1. James’s polling is pretty anemic. The reason the race has tightened isn’t because he’s gaining ground, it’s because some voters are moving from the Peters column to undecided. *Maybe* they’re en route to switching to James, which would be great. But the Republican has actually lost a bit of ground himself since Peters’s slide began, dipping from 44.3 percent in the RCP average in late August to 43.0 today. With one exception, James hasn’t been above 44 percent in any survey since early September. (The one exception, which had him at 47 percent, came a few weeks ago from Trafalgar. Trafalgar famously called Michigan correctly for Trump four years ago but they’ve had a much stronger lean towards Republicans in all of their polling this year than the rest of the industry has had.) Peters, by contrast, has topped 50 percent multiple times. Normally when candidate A’s ceiling is five or six points higher than candidate B’s, candidate A is going to win.


2. Look closely in the excerpt up top at who the undecideds in the Peters/James race are. They’re nonwhite voters, a group that leans strongly Democratic. Check the crosstabs and you’ll find that another very liberal group, adults aged 18-29, also includes a large share of undecideds (21 percent). Is it possible that those groups will tilt towards James? Sure. Is it likely given that they’re predisposed to voting Democratic? No. Chances are they’ll come home to Peters in the end.

3. Like Lindsey Graham in South Carolina, Peters is lucky enough to have a presidential candidate at the top of the ballot who’s likely to win his state and drag him over the finish line in so doing. Biden leads Trump here by eight points, 48/40. How’s he doing it? By flipping a small but meaningful number of Michigan voters who were pro-Trump — or anti-Clinton, we should probably say — in 2016.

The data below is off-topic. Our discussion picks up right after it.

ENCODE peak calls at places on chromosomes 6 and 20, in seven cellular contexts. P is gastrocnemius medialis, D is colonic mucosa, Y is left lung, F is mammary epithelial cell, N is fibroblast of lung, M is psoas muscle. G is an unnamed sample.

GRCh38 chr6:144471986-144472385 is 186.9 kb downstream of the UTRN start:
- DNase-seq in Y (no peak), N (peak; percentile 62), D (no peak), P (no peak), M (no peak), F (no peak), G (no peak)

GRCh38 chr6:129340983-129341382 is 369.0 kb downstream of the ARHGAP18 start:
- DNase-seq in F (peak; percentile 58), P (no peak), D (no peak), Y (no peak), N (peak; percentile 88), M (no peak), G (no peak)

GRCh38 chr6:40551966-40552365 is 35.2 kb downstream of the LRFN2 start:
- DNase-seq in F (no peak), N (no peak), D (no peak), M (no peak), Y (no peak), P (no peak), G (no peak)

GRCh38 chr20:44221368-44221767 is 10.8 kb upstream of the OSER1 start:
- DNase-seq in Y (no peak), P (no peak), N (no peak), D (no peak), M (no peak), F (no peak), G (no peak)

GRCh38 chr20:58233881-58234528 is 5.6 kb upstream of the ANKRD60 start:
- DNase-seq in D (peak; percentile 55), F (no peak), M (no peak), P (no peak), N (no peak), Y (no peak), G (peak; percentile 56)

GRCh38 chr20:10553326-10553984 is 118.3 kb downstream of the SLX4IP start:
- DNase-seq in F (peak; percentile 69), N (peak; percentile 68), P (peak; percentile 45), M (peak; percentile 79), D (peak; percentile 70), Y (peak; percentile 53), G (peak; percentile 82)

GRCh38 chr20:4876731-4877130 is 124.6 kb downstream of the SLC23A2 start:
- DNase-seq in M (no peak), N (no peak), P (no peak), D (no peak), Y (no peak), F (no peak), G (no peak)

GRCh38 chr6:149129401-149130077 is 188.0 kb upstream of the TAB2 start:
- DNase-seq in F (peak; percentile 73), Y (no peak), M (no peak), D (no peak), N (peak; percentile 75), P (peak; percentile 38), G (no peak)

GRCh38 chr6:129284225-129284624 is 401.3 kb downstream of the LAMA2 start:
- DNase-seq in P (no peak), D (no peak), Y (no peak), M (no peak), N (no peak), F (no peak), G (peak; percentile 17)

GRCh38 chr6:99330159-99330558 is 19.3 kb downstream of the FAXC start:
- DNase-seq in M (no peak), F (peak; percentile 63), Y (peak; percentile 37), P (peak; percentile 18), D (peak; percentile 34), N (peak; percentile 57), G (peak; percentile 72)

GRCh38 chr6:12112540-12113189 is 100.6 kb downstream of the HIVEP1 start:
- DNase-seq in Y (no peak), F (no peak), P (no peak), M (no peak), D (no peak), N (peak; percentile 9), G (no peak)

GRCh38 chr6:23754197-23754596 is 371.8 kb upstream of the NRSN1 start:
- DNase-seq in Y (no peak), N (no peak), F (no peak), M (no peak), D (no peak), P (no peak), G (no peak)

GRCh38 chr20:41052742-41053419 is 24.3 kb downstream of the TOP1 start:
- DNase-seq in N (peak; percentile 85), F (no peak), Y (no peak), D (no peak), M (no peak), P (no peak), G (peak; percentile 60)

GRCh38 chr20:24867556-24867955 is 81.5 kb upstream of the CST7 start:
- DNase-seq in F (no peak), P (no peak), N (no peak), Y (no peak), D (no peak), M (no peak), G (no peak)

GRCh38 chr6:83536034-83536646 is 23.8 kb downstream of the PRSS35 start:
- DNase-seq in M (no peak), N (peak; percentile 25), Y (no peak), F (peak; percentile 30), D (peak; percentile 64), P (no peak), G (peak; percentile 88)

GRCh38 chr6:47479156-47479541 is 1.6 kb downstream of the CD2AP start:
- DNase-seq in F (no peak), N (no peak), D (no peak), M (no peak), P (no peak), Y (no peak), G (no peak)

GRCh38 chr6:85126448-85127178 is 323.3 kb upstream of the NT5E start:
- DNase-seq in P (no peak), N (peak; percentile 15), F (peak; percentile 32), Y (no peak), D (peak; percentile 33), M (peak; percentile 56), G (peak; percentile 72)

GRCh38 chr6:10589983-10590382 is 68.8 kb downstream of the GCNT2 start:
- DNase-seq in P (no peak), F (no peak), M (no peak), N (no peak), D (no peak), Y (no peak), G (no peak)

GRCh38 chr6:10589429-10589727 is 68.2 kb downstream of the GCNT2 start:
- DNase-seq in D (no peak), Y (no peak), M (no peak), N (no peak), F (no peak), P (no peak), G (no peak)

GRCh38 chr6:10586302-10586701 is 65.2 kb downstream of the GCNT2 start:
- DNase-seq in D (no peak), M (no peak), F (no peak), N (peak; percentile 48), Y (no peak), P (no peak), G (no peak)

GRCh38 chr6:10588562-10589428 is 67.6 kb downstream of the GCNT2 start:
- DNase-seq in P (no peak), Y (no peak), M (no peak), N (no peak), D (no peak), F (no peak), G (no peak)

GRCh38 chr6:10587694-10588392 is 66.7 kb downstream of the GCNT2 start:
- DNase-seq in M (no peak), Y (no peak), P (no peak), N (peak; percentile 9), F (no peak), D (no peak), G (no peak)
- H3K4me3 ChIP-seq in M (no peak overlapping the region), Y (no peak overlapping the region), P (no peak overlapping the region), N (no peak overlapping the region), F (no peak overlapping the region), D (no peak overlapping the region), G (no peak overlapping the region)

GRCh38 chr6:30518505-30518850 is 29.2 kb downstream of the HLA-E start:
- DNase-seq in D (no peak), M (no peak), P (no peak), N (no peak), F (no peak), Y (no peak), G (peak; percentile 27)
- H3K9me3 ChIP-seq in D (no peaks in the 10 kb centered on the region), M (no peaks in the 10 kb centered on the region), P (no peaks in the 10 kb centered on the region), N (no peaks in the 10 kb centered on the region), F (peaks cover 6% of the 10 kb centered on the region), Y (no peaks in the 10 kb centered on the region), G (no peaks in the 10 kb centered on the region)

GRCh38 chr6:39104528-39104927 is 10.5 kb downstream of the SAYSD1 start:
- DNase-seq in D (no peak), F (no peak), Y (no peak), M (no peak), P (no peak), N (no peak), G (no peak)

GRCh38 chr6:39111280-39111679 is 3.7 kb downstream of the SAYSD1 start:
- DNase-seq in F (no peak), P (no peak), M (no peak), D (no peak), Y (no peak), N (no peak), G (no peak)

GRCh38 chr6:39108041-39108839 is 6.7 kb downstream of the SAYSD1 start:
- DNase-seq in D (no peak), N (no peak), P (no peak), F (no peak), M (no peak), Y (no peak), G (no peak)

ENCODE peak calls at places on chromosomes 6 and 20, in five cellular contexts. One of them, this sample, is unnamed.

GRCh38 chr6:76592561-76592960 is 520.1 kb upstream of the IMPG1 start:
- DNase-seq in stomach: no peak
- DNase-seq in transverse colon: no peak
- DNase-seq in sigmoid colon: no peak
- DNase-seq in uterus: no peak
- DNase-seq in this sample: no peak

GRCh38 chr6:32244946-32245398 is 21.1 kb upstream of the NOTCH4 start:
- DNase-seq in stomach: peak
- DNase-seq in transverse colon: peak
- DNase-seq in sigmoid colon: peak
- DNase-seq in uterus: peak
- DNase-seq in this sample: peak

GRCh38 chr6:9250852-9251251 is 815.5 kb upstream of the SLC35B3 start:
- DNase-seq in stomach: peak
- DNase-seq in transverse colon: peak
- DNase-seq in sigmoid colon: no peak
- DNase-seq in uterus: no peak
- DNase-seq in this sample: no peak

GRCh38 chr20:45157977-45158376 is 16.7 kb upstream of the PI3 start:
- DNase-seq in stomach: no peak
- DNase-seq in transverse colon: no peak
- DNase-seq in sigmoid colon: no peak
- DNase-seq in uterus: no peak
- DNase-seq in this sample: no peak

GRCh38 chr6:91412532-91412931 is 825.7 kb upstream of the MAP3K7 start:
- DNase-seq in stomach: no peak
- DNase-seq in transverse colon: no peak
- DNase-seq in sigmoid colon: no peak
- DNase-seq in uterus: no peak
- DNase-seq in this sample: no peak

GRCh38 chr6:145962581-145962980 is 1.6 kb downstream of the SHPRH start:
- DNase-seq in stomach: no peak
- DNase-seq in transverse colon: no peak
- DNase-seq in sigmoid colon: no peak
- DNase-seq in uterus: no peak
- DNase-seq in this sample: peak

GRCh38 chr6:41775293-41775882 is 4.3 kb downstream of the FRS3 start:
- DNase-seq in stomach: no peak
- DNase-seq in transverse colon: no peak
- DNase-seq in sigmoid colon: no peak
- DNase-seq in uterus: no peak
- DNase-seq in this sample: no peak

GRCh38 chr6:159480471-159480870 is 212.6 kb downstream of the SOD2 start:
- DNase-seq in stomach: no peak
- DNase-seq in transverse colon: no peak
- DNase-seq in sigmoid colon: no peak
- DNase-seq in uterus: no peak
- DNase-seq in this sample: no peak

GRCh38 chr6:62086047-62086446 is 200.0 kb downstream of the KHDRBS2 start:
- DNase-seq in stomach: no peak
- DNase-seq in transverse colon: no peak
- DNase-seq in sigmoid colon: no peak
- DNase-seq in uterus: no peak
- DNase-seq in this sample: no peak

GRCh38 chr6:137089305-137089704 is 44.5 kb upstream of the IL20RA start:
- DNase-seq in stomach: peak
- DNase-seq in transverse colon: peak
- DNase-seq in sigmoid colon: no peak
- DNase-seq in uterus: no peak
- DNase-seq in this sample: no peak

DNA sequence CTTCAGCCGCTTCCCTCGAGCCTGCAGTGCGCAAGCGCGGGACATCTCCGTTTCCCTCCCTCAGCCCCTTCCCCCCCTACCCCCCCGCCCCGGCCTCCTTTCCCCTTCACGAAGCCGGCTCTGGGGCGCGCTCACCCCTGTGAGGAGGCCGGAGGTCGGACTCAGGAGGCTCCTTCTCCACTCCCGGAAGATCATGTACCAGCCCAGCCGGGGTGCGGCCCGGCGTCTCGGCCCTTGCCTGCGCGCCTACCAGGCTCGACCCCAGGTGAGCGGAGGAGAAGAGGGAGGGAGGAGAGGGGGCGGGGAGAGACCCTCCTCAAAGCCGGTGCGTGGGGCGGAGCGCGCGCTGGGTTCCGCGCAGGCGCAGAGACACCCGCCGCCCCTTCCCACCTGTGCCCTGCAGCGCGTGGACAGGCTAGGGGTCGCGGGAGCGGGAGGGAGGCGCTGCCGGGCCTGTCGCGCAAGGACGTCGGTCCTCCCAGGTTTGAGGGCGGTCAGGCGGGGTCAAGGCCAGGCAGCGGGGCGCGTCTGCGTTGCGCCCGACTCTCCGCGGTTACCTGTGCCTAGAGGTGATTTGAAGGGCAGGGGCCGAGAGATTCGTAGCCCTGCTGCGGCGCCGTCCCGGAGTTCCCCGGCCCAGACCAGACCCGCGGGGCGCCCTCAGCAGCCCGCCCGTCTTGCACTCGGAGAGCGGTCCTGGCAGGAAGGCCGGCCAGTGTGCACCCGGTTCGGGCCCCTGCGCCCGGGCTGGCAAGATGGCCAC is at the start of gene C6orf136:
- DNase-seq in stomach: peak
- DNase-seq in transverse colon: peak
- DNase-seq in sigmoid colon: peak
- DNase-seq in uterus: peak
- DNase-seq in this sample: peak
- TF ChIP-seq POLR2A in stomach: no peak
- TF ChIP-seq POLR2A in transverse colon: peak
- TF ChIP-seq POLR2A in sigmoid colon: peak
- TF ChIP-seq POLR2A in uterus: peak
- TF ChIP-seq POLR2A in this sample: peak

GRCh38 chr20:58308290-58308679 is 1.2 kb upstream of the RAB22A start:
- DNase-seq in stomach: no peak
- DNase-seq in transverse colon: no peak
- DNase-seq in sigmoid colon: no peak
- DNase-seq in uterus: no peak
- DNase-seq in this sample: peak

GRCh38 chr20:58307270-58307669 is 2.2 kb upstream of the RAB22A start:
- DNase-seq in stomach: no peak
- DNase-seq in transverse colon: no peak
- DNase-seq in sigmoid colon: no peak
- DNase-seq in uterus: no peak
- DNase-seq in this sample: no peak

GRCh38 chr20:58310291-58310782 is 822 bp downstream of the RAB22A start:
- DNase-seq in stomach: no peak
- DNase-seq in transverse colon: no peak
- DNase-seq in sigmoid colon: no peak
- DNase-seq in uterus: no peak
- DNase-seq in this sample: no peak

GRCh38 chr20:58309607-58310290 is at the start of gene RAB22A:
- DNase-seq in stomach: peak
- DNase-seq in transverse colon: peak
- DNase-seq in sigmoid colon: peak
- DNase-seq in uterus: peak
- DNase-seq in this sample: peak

Biden’s winning back the Obama/Trump crossovers and third-party voters who combined to hand the state to POTUS four years ago, and he’s also likely to turn out enough people who sat out the 2016 election that he’ll net a few more votes that way. Add all of that up and it’s another comfortable-ish margin for him in Michigan, where he’s led by eight points or better in five of the last six polls. (In the sixth poll, he led by six.) His support isn’t a pure anti-Trump vote either:


Peters has a well-liked, likely-to-win candidate on his side of the ballot to mobilize Democratic turnout. Meanwhile, Trump’s campaign has cut ad spending lately in Michigan, a sign that they might be giving up on the state as a bad bet relative to battlegrounds like Pennsylvania and Arizona. If Trump throws in the towel in MI, some Republicans who might otherwise have turned out to vote for him — and James — won’t bother. Where does James make up those votes?

Will McConnell go all-in there on outside spending in hopes of boosting the Republican? There’s a nonzero chance next month that we end up with a Biden presidency and the Senate leaning 50/49 GOP, with the James/Peters race to decide whether Democrats control the entirety of government or whether Republicans get to roadblock the left’s agenda for the next two years.

I’ll leave you with this thought from Nate Silver about what today’s NYT data says about the likelihood of another big miss by pollsters on Trump’s chances.